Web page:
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NYT releases years of President Trump’s tax returns (stunning revelations)


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In a bombshell report released on Sunday, the New York Times had obtained tax-return data for President Donald Trump and his companies spanning back more than two decades.

While he was running for president in 2016, Trump had said publicly that he would release his taxes, but that they were under audit; then when he became president refused to release them. The report from the Times gives a detailed reason as to what he may have been trying to hide. NYT editor Dean Baquet wrote a note explaining why they chose to release the findings of their investigation.

“We are publishing this report because we believe citizens should understand as much as possible about their leaders and representatives — their priorities, their experiences and also their finances,” Baquet said. “Every president since the mid-1970s has made his tax information public. The tradition ensures that an official with the power to shake markets and change policy does not seek to benefit financially from his actions.”

“Our latest findings build on our previous reporting about the president’s finances. The records show a significant gap between what Mr. Trump has said to the public and what he has disclosed to federal tax authorities over many years. They also underscore why citizens would want to know about their president’s finances: Mr. Trump’s businesses appear to have benefited from his position, and his far-flung holdings have created potential conflicts between his own financial interests and the nation’s diplomatic interests.”

Among the biggest revelations in the article:

a) Mr. Trump had paid no federal income taxes for much of the past two decades: In 2016 and 2017, he had only paid $750 each year – far below the average of what an affluent American (about 1/100,000 of the population) would pay – which is about 24.1 percent. In fact, Trump has paid about $400 million less in federal income taxed than other wealthy people who had paid the average for that group each year.

b) His tax avoidance set him apart from past presidents: While Trump may be the richest president in U.S. history, he has also paid much less than his predecessors. Both Barack Obama and George W. Bush had paid more than $100,000 per year in federal income taxes while in office.

c) Mr. Trump’s companies set aside about 20 percent of income for unexplained ‘consulting fees’: those specific fees reduce taxes, because companies are able to write them off as a business expense, which the amount of final profit subject to tax. Trump has written off about $26 million in said fees since 2010; in The Times investigation, they discovered that Mr. Trump’s private records show that his company once paid $747,622 in fees to an unnamed consultant for hotel projects in Hawaii and Vancouver, British Columbia. Ivanka Trump, who joined the White House staff in 2017, received a similar amount through a consulting company she co-owned, according to a public disclosure form she had filled out.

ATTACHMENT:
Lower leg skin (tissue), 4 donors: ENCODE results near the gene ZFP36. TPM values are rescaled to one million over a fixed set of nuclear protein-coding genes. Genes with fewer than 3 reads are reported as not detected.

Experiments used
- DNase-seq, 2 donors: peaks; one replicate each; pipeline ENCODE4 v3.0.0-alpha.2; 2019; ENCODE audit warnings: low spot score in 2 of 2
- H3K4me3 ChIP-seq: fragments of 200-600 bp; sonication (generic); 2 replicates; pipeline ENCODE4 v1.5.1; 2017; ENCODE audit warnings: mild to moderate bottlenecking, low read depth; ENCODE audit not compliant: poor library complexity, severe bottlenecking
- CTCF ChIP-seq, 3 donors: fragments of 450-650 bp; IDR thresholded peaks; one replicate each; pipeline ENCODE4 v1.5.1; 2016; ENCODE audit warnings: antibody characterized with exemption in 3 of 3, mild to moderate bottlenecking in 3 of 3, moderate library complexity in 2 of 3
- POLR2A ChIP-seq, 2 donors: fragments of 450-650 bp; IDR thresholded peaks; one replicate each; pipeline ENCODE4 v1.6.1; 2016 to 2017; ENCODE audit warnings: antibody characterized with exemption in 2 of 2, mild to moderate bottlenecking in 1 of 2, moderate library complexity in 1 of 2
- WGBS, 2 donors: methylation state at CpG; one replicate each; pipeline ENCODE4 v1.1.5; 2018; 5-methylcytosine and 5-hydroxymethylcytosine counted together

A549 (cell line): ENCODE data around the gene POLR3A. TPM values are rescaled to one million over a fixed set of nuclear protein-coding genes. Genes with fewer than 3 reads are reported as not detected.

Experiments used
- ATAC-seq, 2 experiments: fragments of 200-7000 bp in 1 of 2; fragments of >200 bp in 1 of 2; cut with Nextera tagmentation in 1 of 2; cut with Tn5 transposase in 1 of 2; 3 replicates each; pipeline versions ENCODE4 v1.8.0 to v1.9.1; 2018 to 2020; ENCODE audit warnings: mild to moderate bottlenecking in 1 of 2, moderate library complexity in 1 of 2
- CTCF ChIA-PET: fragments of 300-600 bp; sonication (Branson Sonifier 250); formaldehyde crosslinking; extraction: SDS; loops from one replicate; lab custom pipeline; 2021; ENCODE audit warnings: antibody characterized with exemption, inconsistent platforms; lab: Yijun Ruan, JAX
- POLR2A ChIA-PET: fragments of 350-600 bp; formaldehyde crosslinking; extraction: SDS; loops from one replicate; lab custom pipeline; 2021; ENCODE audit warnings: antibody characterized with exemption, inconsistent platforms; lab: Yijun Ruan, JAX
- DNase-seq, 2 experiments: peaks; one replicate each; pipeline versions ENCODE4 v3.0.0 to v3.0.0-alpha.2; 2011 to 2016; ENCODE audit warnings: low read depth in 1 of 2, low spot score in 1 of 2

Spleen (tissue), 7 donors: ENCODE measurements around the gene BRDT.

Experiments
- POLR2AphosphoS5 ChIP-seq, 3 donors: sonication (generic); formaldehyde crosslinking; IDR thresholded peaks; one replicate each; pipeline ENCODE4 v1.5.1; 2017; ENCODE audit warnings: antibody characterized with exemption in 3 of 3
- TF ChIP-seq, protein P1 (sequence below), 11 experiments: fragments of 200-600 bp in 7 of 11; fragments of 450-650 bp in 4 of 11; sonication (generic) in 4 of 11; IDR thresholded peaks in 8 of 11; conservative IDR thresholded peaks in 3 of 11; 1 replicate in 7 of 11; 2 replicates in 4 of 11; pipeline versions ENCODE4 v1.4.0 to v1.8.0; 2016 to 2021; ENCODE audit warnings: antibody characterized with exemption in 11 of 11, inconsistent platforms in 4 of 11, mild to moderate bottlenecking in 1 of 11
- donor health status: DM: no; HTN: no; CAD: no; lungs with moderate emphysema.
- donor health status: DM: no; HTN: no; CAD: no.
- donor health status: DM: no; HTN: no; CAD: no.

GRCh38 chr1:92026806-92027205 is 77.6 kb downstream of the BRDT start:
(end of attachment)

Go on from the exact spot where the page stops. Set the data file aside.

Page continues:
d) Most of Trump’s businesses lose large amounts of money: Since 2000, Trump has reported losing more than $315 million from his golf courses – which he considers the heart of his business empire. The only property that makes profit for him is Trump Tower in New York, which earns him more than $20 million in profits each year. However, The Times calculated that between 2004 and 2018, Mr. Trump made a combined $427.4 million from selling his image – which was a huge reason for how he became the first President of the United States with zero political experience.

e) Many of the bills Trump owes are coming due: Based on the investigation, Trump has paid none of the principal mortgage on Trump Tower, and the full amount of it ($100 million) is due in 2022. He is also in a dispute with the I.R.S. over his 2010 refund, which he could end up owing the government more than $100 million (including interest) if he loses. Trump is also responsible for loans totaling $421 million, most of which are due within the next four years – meaning if Trump wins re-election, his lenders could be forced to consider foreclosing on a sitting president – a position that could be very contentious.

Chris Bullock
Chris Bullock
Before joining The Ball Out, Chris Bullock was part of SB Nation's Swish Appeal for nearly three years, covering everything women's basketball. Chris has had the honor of doing live coverage of the WNBA Finals, the NCAA Tournament, and also was given his own column, "The Triple Double". A self-described "foodaholic", Chris lives in the San Diego area with his wife and two daughters, and also hosts his own podcast, "Conscious Cravings", where he speaks about his experience as a mental health advocate.

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